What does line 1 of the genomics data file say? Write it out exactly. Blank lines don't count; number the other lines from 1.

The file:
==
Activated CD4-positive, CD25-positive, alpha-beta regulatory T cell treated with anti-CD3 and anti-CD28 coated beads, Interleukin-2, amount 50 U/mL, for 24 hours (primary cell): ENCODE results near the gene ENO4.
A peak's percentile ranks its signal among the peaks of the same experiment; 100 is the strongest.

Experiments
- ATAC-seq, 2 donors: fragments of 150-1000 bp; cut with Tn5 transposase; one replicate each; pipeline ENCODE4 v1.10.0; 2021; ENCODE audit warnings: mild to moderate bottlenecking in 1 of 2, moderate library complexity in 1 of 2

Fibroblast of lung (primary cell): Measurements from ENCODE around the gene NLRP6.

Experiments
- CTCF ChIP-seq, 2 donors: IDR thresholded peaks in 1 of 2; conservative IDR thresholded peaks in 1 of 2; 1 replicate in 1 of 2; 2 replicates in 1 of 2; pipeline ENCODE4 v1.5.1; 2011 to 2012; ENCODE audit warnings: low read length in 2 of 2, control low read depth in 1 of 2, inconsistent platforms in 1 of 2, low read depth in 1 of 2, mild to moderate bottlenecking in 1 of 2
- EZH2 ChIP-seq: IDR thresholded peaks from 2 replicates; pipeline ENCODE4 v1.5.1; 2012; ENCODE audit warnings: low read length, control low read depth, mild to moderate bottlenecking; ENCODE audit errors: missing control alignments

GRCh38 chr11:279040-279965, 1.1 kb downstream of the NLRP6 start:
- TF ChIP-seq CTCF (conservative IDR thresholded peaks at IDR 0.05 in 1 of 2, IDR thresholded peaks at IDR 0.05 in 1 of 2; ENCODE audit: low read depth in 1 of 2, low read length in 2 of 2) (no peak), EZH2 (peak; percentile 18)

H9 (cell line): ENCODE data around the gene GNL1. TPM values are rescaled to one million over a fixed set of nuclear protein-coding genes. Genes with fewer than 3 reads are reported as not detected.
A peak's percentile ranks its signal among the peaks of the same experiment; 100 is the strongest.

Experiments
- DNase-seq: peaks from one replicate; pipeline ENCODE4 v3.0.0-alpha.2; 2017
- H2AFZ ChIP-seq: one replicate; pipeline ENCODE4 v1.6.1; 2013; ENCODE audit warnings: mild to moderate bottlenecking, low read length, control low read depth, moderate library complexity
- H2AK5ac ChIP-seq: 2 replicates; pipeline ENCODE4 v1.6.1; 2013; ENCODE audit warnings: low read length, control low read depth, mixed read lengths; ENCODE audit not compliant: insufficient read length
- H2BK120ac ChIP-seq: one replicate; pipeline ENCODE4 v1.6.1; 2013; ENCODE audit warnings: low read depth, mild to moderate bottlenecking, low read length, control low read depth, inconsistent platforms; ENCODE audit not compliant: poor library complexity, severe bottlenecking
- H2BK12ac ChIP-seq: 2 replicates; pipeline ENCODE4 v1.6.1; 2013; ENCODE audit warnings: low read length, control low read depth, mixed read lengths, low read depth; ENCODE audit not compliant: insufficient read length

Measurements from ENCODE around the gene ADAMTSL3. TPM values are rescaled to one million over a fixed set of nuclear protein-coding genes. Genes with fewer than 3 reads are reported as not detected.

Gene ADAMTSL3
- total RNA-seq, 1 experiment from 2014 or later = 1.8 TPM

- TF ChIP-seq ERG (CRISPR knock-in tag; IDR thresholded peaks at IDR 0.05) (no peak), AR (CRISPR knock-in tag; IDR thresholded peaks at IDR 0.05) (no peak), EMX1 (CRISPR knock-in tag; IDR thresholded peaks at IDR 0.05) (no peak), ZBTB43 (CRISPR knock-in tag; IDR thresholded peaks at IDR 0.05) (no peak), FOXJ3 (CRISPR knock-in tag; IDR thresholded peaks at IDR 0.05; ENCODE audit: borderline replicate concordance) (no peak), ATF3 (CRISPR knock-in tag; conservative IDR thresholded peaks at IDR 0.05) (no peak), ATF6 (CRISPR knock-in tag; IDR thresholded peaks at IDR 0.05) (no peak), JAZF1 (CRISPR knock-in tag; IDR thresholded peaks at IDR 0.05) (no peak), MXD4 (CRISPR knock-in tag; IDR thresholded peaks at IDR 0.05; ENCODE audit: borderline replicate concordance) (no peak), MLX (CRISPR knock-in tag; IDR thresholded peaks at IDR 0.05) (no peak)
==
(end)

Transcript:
Activated CD4-positive, CD25-positive, alpha-beta regulatory T cell treated with anti-CD3 and anti-CD28 coated beads, Interleukin-2, amount 50 U/mL, for 24 hours (primary cell): ENCODE results near the gene ENO4.